The Palestinian leadership went into attack mode. Adnan al-Husseini, the Palestinian Authority’s minister for Jerusalem affairs, accused Guterres in an interview with China’s Xinhua News Agency of “neglect[ing] the UNESCO resolutions, which clearly said that the al-Aqsa Mosque is purely an Islamic heritage.” Two controversial UNESCO resolutions denying the well-documented Jewish historical ties to Jerusalem were approved in October, the same month that archaeologists announced findings that confirmed the Jewish connection to Jerusalem and the Temple.
Al-Husseini also called Gutteres’ remarks “a violation to all human, diplomatic and legal rules and laws and a violation to his position as the secretary general,” and demanded that Guterres “apologize to the Palestinian people for his remarks.”
Ahmed Majdalani, an adviser to PA President Mahmoud Abbas, added in a statement that Guterres’ comments were “a strike to the credibility of the UN as a global organization that should stay to the side of the occupied people and be against the power of the occupation.”
“[It] seems the new UN secretary general is lacking trust and he doesn’t understand his position,” Majdalani claimed.
The invective against Guterres continued. Palestinian Media Watch reported on Thursday that an op-ed in the Palestinian Authority’s official newspaper accused Guterres of having “sinned against peace” and reiterated the call for him to apologize to the Palestinians.
This episode would be a good starting point for the United States to follow Singer’s advice and demand that the Palestinians stop denying Jewish history.
Moving U.S. Embassy Could Advance American Interests
A number of experts have opined in recent weeks that moving the American embassy in Israel from Tel Aviv to Jerusalem, which Trump proposed during the presidential race, could help advance the peace process. But qualified support for the move came from a surprising source this week: Daniel Shapiro, who served as Barack Obama’s ambassador to Israel from 2011 until last month.
Shapiro argued in Foreign Policy that relocating the embassy to western Jerusalem, which the international community agrees would remain under Israeli sovereignty in any peace deal, “is one way of acknowledging the centuries of history that link the Jewish people to the city, the questioning of which is closely linked to the denial of Israel’s very legitimacy.”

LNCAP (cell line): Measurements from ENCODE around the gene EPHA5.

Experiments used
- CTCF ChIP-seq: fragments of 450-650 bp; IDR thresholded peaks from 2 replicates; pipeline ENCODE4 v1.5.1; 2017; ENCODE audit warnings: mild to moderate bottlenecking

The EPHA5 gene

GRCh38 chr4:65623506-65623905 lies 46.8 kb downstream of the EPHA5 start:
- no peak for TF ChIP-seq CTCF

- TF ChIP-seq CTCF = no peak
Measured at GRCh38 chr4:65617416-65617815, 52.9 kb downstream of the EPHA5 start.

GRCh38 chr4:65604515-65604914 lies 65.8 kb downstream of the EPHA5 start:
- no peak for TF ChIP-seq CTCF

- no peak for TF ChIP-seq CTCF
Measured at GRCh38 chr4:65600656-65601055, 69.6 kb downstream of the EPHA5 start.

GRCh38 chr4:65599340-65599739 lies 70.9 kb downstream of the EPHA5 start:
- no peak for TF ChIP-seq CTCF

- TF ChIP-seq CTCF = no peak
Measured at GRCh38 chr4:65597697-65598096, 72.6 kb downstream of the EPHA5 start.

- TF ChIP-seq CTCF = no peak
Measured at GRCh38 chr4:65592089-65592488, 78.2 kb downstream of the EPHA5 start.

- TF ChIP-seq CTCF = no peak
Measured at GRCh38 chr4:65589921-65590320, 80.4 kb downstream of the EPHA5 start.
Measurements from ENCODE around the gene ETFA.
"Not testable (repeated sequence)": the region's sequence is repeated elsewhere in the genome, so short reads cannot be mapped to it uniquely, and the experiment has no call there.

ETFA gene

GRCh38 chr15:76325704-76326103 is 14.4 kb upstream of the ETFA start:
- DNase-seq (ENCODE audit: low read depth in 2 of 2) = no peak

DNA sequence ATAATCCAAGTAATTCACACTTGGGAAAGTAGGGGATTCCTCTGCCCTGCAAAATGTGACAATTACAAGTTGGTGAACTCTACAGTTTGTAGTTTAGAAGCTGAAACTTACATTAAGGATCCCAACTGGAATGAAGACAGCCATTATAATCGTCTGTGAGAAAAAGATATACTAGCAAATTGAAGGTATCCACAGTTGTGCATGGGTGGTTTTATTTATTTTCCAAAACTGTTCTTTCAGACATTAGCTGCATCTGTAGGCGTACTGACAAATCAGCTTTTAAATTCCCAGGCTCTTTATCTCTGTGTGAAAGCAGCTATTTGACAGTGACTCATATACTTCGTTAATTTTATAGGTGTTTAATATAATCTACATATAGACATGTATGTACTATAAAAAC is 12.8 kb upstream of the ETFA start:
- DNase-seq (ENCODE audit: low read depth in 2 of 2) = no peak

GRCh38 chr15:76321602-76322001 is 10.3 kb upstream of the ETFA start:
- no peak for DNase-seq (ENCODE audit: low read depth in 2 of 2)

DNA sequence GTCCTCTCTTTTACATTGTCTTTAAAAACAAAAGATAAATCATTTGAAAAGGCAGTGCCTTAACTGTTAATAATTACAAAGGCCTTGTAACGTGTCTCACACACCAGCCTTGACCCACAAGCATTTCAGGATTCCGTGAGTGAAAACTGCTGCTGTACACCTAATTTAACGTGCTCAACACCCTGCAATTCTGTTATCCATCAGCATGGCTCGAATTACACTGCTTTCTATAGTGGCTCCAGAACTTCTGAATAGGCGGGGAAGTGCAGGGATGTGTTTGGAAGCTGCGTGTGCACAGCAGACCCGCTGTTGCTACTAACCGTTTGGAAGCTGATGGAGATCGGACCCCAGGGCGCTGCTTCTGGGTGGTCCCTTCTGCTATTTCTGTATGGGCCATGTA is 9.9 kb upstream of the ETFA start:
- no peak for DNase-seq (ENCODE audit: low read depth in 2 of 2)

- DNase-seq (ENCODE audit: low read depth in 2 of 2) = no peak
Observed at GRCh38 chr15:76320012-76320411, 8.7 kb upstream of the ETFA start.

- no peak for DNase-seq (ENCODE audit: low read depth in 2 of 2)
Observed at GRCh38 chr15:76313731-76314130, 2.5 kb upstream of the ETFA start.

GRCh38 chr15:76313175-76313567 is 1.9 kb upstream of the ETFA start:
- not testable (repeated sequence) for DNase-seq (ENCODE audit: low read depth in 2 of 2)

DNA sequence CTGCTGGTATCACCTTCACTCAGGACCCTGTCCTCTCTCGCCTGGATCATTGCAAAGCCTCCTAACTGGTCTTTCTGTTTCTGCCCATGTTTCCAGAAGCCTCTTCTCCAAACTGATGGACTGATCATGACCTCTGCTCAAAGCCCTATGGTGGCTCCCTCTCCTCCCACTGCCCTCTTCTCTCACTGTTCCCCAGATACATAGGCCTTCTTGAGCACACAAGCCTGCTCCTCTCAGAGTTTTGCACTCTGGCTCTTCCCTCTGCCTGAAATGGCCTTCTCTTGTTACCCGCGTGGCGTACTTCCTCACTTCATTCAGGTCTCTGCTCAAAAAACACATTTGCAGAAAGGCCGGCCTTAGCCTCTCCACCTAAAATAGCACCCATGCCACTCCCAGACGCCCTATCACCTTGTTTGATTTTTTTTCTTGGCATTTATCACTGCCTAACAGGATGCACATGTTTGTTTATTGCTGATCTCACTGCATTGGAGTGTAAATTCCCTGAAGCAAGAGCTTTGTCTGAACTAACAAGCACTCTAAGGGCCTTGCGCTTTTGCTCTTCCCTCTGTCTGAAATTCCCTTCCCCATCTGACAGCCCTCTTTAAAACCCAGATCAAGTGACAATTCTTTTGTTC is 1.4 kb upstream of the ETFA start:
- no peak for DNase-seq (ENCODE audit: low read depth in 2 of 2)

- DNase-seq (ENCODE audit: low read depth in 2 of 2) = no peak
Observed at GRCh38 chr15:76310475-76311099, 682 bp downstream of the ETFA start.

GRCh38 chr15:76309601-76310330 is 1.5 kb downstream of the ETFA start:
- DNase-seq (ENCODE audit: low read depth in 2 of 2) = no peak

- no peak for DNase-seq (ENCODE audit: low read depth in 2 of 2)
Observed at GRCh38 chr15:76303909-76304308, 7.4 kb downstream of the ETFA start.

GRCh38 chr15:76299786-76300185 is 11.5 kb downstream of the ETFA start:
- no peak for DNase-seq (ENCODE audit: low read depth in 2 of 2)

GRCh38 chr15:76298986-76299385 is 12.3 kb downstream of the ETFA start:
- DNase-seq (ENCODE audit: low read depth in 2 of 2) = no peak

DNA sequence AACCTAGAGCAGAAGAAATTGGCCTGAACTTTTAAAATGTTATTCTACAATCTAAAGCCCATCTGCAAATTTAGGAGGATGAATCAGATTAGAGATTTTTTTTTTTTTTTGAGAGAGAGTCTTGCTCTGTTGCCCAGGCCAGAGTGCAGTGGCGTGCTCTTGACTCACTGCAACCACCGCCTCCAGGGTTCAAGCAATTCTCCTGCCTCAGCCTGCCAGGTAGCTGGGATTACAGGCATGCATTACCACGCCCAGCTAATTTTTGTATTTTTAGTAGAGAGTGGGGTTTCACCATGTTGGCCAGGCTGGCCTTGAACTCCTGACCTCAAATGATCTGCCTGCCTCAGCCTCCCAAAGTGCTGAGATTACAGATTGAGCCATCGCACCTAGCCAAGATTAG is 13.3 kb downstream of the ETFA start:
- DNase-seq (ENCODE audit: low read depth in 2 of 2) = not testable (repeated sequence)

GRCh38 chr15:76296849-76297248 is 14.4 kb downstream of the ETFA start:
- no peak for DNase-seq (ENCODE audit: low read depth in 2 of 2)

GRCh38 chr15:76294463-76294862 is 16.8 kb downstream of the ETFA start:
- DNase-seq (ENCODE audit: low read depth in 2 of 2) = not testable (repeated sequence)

Given the Palestinians’ continued denial of those ties, this rationale has taken on greater significance.
Journalist Sara Toth Stub noted the increasingly-common experience of tour groups from China—an officially atheist country—wending their way through the streets of Jerusalem’s Old City to take in its religious history. As it turns out, Chinese travelers comprise one of the fastest-growing segments of Israel’s tourism industry, Stub explained: “In the first ten months of 2016, about 65,900 visitors arrived from China, 53 percent more than the same period of 2015, according to Israel’s Central Bureau of Statistics.” It is expected that Israel will see over 100,000 tourists from China this year.
China, which celebrated 25 years of diplomatic relations with Israel this week, is now the Jewish state’s third-biggest trading partner after the United States and the European Union. It sees Israel as a key to its modernization:
As it seeks to transform itself from a manufacturing powerhouse to a leader in technological innovation, Chinese investors have poured hundreds of millions of dollars into Israeli high-tech startups, and several Chinese multinational corporations have set up research and development facilities in Israel. Talks aimed at creating a free-trade agreement between the two countries are scheduled to begin soon. And China is now seeking to resurrect the Silk Road by reviving some of its ancient Middle Eastern trade routes under its One Belt One Road program, placing Israel in a strategically important geographic position.
This week’s top posts:
• Lessons From a Former Somali Refugee on the Fight Against Islamist Extremism
• Exclusive: Canadian Vocational School Rescinds Boycott of Israeli Students
• WATCH: Iran-Backed Houthis Attack Saudi Ship Off Coast of Yemen
Three Big Questions
Reports in German media that the country’s intelligence community believes that Iran has also tested a nuclear-capable cruise missile in addition to its conventional ballistic missiles raises an important question: Is Iran covertly developing weaponizable nuclear material, in defiance of the deal it agreed to with major powers in 2015?
A senior IDF official told Israel’s Channel 2 on Tuesday that Hamas has fully rebuilt its military capabilities since much of it was destroyed in Operation Protective Edge in the summer of 2014. When will Hamas see its opportunity to initiate a new terror war against Israel?
For the third time in a month, Jewish community centers across the United States were targeted with bomb threats on Tuesday. Who is behind them? Are these threats meant merely to disrupt, or are they a warm-up for something worse?
[Photo: Fars News ]